Now, in Christ one is a new creation (v. 17). Now in 1 Corinthians, what transformed them into new creation was belief and the washing of baptism, see 1 Cor. 6:9, 12:13. Paul says in Gal. 3:26-27 for in Christ Jesus you are all sons of God, through faith. 27 For as many of you as were baptized into Christ have put on Christ.’ But it does not end there in 2 Cor. 5:17 when Paul speaks of a new creation. After putting on Christ, as we all know, we are still subject to temptation and sin. Then immediately after the passage of v. 17, Paul then speaks to the fact that through God, Paul and others have been given the ministry of reconciliation. Thus, Paul is part of a ministry of reconciliation (v. 18) that is still necessary after baptism. This is the apostolic ministry given by Jesus to the apostles. He then speaks about the message of reconciliation (v. 19). So Christ makes his appeal through the ambassadors of Christ (the specific people appointed by Jesus and passed on from the apostles forward) to have people reconciled. He tells people, who have already been new creations, on the necessity of continuing to go to that ministry. He says ‘be reconciled to Christ’. This shows that conversion, and confession of sins, is ongoing. Paul and the apostles (and their successors) are the ambassadors who fulfill the function of getting people’s sins forgiven.

Let us look at another passage, James 5:13-16

13 Is any one among you suffering? Let him pray. Is any cheerful? Let him sing praise. 14 Is any among you sick? Let him call for the elders of the church, and let them pray over him, anointing him with oil in the name of the Lord; 15 and the prayer of faith will save the sick man, and the Lord will raise him up; and if he has committed sins, he will be forgiven. 16 Therefore confess your sins to one another, and pray for one another, that you may be healed. The prayer of a righteous man has great power in its effects.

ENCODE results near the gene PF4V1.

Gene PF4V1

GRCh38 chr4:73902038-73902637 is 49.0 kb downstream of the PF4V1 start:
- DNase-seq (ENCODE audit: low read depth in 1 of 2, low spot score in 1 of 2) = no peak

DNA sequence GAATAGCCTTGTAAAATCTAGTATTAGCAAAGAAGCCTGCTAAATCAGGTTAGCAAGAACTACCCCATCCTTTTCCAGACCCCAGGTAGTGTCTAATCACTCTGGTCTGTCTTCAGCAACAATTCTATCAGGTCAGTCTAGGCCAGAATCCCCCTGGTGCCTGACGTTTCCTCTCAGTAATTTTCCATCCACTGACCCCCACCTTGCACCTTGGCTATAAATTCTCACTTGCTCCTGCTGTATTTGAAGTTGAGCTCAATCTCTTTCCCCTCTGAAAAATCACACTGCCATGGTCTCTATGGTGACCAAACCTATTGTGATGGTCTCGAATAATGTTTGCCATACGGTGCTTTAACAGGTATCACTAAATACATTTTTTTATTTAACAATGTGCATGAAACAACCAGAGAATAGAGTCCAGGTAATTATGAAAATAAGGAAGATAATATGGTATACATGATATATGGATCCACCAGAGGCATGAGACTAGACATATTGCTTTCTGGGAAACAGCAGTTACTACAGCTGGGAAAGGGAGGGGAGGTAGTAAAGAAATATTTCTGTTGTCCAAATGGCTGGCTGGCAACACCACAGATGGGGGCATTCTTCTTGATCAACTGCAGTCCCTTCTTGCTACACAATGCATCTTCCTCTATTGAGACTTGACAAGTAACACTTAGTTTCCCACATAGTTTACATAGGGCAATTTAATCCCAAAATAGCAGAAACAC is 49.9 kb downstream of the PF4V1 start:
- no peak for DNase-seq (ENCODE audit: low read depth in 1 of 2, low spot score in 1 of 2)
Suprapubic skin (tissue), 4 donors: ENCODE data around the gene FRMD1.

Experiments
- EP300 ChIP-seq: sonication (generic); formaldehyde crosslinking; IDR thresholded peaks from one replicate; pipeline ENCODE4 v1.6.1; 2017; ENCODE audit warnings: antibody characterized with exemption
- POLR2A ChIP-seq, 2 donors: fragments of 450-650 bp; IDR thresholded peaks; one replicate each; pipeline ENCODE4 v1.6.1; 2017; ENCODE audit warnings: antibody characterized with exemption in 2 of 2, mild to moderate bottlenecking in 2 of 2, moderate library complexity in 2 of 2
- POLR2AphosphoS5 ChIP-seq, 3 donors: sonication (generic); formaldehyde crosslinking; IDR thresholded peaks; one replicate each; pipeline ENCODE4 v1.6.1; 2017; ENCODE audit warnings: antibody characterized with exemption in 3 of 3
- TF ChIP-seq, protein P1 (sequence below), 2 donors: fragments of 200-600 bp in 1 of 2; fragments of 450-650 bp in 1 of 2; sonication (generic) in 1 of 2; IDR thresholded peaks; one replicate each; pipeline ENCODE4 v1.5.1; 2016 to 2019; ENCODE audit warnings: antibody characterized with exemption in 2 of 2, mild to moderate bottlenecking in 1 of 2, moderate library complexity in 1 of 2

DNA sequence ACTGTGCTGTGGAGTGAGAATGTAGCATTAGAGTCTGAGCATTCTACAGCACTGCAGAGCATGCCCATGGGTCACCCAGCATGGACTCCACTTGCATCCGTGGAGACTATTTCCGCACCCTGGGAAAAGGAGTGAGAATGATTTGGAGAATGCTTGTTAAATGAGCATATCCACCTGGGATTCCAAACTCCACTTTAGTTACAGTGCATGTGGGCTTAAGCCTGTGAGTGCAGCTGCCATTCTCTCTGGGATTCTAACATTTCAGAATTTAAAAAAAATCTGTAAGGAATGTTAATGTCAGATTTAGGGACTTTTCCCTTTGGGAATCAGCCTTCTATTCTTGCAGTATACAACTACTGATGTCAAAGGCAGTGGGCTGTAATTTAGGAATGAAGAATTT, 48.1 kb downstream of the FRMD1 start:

Here we see the sacrament of the sick, where there are prayers of the elders for the sick, where their sins will be forgiven, with the laying on of hands of the elders. As the Dhouay Rheims translations says, the priests, in the RSV translated ’elders.’ How much this speaks to that sacrament is a whole other discussion. But we must then go to v. 16. It says in v. 16 that we must confess our sins to each other. Now, here it is not merely speaking about just everybody confessing their sins to everybody in church. Why do I say that, because v. 16 starts with the word ‘Therefore’. This links us back to the prior verses which says that the sick man goes to the elders, or priests of the church. Thus, the confessing to one another points to the confession to the elders (or Catholics would term priests). Only then will the sins be forgiven, just as through the laying of the hands on the sick will one’s be sins forgiven, through the elders (v. 14). Through the prayer of the elders, as v. 16 says, we will be healed, spiritually.